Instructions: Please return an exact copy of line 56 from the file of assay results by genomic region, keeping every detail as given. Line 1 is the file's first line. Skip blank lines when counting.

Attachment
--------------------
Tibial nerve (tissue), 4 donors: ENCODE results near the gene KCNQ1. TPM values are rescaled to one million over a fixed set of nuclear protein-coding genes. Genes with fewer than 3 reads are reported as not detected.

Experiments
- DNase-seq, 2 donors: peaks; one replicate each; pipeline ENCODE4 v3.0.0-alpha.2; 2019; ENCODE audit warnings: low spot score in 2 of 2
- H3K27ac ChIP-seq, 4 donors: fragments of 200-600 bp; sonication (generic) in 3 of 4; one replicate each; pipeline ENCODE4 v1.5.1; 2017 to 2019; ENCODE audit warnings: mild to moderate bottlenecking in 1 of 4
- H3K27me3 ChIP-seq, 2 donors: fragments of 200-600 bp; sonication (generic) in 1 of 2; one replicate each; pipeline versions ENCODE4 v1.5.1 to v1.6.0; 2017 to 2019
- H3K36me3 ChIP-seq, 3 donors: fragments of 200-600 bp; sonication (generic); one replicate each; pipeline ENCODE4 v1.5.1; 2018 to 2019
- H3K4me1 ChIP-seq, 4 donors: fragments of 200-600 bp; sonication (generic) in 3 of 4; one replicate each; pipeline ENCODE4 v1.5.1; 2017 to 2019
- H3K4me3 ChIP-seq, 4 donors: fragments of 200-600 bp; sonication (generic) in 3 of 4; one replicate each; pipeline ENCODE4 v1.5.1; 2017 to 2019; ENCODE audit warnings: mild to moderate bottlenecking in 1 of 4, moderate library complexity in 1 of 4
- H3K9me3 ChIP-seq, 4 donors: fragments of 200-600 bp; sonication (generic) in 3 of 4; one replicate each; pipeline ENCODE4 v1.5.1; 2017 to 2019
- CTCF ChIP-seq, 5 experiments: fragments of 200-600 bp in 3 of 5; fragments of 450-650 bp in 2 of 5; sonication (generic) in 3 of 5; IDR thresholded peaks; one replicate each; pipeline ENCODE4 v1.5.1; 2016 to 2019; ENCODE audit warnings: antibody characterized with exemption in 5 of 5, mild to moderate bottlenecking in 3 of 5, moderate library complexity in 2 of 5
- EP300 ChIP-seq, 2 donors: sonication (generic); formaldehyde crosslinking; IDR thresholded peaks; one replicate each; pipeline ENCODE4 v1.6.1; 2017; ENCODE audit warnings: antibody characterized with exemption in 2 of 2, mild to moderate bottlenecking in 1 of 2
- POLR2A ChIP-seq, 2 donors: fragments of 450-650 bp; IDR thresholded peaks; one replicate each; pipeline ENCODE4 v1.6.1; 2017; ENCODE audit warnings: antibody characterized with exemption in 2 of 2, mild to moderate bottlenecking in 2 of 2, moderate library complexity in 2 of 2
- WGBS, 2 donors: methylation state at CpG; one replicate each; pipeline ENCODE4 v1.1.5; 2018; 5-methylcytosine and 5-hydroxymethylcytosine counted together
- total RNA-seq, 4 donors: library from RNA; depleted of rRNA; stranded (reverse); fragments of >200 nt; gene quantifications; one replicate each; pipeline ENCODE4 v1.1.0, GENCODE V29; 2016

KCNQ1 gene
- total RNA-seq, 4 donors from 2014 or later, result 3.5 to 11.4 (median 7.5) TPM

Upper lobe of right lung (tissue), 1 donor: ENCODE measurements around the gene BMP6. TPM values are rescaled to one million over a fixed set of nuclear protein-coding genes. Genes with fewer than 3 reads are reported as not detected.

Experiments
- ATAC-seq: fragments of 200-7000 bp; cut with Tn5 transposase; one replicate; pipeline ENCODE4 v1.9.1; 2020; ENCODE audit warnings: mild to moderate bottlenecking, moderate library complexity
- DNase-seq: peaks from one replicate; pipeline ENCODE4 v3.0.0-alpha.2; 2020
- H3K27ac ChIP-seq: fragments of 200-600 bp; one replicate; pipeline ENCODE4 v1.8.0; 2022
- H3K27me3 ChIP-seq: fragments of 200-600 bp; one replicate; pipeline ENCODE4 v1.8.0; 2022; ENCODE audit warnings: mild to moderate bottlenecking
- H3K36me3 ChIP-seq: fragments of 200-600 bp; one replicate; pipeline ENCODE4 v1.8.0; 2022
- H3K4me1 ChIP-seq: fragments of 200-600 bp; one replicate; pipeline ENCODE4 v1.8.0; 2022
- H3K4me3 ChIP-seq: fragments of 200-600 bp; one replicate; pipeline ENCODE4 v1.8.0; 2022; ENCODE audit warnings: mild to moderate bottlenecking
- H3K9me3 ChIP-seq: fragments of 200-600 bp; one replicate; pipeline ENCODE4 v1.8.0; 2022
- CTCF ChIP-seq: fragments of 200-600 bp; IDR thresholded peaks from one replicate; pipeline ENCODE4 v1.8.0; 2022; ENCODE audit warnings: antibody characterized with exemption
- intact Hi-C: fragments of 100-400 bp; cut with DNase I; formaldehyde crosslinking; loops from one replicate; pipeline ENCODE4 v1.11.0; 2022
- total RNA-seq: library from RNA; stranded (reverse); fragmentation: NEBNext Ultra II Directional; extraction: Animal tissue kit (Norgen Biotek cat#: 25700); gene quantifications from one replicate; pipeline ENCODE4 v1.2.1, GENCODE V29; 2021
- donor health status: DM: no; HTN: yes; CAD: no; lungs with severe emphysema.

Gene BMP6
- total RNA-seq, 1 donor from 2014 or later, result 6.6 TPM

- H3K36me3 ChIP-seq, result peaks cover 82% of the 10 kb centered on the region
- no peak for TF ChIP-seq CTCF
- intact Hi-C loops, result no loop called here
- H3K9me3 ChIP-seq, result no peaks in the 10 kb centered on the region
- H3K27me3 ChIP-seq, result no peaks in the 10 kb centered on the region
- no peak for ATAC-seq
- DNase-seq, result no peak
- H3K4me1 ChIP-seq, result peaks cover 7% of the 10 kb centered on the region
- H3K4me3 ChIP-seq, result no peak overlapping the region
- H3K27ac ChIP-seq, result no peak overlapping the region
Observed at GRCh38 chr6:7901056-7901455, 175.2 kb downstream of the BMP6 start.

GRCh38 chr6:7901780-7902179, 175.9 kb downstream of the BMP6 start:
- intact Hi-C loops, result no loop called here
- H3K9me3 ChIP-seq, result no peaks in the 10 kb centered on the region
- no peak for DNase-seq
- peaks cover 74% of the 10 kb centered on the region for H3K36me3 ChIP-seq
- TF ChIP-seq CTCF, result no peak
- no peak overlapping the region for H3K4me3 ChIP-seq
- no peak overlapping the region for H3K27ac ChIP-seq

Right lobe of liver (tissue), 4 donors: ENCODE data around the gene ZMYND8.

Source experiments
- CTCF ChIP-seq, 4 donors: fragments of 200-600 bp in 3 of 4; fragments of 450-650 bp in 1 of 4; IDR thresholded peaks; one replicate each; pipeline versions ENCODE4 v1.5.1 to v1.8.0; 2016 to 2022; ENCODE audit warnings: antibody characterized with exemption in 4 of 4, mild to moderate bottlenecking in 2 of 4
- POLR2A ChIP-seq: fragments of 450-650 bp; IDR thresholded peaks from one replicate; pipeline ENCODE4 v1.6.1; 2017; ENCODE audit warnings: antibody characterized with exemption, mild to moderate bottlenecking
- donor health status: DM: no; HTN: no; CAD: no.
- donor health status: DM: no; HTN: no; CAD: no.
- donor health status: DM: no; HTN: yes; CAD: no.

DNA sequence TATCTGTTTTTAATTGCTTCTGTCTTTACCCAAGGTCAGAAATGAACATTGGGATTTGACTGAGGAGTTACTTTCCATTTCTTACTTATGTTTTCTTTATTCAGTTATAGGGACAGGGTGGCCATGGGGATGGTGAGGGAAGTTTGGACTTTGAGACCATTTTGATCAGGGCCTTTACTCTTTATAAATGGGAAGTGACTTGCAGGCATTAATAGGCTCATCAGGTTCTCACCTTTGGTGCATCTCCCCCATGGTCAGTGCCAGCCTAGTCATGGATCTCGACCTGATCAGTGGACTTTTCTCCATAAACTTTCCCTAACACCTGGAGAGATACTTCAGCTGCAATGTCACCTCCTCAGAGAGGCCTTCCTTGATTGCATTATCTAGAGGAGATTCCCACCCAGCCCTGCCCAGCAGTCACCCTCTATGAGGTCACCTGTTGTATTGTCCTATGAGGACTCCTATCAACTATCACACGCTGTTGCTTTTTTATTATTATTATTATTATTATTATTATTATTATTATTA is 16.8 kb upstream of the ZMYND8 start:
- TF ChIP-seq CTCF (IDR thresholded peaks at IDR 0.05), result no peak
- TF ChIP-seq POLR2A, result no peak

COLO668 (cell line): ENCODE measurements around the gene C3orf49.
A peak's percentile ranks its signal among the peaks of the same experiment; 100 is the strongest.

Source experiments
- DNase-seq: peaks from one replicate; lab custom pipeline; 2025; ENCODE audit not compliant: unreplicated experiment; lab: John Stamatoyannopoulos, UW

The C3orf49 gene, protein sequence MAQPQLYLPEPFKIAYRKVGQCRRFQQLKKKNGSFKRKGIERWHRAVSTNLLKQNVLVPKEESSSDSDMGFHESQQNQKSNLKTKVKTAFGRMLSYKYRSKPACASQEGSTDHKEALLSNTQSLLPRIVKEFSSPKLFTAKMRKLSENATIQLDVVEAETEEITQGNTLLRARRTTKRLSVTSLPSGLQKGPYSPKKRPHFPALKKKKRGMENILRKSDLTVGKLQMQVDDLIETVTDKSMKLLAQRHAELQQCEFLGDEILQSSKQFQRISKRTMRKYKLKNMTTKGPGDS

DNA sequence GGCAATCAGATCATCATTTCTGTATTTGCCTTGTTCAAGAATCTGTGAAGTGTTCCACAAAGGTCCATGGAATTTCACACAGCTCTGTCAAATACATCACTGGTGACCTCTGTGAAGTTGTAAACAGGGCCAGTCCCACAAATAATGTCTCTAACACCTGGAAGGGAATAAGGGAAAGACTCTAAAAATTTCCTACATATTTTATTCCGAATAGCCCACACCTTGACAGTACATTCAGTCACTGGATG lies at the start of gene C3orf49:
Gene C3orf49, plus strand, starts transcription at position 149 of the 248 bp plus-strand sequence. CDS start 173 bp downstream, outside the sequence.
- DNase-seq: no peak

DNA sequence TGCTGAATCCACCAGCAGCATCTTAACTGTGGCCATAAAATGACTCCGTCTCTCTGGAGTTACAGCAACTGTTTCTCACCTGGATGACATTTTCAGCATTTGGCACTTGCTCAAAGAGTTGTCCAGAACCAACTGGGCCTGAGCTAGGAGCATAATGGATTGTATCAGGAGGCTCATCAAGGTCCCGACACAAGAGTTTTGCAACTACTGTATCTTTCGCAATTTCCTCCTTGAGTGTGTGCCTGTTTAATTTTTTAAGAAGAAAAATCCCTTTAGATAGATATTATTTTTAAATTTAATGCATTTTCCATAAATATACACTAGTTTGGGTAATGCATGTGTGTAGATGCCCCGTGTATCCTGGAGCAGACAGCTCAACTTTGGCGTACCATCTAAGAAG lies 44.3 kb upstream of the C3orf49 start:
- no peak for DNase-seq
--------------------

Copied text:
- donor health status: DM: no; HTN: no; CAD: no.